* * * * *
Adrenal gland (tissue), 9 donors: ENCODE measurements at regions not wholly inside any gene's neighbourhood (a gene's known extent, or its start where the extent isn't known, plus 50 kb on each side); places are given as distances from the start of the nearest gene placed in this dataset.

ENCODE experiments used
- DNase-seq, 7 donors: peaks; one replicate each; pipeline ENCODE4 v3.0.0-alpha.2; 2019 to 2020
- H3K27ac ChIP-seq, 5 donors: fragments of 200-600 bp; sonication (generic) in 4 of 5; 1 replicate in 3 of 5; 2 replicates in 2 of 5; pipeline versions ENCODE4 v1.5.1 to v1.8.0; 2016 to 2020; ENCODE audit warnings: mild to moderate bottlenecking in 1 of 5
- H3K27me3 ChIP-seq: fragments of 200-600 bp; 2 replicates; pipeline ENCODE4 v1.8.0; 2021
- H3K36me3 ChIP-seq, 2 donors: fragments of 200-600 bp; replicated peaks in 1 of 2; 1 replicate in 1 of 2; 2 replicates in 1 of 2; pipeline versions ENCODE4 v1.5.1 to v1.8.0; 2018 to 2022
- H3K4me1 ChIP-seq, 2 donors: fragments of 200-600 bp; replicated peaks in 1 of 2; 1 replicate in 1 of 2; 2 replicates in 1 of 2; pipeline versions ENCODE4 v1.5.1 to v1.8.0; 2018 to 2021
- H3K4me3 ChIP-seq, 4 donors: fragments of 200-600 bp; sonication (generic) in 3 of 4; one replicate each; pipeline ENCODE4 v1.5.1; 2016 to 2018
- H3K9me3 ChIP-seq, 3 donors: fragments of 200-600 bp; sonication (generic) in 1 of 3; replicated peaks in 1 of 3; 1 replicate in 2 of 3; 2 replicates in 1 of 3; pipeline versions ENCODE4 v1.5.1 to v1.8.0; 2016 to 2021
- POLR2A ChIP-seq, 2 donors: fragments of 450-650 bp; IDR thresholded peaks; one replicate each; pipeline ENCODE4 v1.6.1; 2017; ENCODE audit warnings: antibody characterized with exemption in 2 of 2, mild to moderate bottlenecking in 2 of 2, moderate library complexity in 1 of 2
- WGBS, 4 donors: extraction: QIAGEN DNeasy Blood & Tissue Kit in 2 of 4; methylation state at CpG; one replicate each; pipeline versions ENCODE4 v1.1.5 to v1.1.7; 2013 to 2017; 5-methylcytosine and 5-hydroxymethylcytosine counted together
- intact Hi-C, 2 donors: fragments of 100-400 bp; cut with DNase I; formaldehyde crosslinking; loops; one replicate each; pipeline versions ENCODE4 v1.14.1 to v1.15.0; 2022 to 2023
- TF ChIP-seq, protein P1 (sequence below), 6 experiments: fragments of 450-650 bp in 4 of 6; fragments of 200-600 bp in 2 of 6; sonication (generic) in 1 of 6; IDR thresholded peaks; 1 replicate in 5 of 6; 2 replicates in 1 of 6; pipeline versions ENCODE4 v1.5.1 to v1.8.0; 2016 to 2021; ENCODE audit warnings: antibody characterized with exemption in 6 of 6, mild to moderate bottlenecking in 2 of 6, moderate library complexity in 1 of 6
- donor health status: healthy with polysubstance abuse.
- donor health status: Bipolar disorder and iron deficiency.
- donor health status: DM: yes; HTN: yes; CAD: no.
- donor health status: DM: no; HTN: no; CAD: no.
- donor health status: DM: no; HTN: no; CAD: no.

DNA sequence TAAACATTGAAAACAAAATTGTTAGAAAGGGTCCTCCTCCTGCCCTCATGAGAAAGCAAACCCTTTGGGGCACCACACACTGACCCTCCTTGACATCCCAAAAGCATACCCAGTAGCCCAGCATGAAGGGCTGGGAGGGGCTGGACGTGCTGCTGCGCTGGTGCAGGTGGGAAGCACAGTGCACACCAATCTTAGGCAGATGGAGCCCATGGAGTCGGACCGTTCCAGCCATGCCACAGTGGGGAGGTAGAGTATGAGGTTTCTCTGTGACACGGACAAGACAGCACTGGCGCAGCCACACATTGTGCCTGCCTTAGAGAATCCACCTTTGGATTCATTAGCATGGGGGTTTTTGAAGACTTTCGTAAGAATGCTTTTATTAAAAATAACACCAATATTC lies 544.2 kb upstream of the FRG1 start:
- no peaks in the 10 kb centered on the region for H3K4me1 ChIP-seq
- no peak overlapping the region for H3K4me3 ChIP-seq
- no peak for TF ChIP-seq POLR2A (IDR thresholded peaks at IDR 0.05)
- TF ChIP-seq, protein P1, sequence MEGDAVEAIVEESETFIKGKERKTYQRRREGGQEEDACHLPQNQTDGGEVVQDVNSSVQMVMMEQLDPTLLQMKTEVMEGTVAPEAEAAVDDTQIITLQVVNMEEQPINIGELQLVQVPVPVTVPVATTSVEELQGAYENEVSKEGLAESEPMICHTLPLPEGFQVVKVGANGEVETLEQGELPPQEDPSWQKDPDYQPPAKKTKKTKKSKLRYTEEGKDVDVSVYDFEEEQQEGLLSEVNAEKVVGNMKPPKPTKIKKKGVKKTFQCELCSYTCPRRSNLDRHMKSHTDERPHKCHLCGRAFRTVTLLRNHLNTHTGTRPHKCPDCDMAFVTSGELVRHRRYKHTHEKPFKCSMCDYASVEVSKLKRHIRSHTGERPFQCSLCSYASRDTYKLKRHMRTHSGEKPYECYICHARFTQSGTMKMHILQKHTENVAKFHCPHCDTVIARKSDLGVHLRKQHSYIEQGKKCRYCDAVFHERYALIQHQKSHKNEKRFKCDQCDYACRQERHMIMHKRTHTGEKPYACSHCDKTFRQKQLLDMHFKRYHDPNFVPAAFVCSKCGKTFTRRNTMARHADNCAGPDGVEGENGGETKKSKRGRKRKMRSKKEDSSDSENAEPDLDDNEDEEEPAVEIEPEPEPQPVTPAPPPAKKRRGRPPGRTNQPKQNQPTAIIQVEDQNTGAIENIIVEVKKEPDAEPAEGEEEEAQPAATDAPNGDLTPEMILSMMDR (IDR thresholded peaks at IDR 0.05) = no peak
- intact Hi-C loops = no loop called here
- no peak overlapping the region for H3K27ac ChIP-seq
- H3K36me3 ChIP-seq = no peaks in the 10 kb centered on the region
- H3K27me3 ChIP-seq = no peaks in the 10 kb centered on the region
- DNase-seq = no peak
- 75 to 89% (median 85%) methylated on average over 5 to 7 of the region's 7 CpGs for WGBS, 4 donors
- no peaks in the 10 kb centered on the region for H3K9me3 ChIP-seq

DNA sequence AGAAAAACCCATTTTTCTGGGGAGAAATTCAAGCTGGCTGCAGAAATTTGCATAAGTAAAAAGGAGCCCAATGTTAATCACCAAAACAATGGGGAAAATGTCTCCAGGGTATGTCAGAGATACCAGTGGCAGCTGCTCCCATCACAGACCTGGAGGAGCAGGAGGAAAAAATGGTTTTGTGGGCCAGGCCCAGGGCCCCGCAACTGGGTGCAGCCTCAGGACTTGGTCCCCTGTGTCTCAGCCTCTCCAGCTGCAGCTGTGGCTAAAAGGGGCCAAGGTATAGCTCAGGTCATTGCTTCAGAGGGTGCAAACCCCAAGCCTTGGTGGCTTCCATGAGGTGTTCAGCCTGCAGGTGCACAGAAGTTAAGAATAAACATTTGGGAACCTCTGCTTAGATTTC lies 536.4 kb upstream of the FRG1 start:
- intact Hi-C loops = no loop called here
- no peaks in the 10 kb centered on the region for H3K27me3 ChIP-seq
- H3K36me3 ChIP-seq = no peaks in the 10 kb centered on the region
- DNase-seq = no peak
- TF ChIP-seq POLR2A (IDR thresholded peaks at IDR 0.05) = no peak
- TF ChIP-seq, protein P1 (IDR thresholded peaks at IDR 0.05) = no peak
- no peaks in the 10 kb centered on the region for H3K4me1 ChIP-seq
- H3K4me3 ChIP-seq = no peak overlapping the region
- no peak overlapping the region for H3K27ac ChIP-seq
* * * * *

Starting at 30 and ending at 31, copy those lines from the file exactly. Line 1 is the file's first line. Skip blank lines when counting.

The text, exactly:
- no peaks in the 10 kb centered on the region for H3K9me3 ChIP-seq

DNA sequence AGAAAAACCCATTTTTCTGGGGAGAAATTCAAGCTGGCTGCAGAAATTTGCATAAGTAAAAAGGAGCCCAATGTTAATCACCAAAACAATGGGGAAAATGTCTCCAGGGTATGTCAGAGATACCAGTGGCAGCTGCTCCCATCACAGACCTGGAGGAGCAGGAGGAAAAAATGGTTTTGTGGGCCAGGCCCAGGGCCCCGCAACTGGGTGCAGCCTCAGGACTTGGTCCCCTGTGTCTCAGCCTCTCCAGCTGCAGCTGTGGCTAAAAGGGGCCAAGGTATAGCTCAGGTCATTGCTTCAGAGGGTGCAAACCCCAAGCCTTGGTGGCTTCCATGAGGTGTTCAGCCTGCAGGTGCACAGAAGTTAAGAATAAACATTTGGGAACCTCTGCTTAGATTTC lies 536.4 kb upstream of the FRG1 start: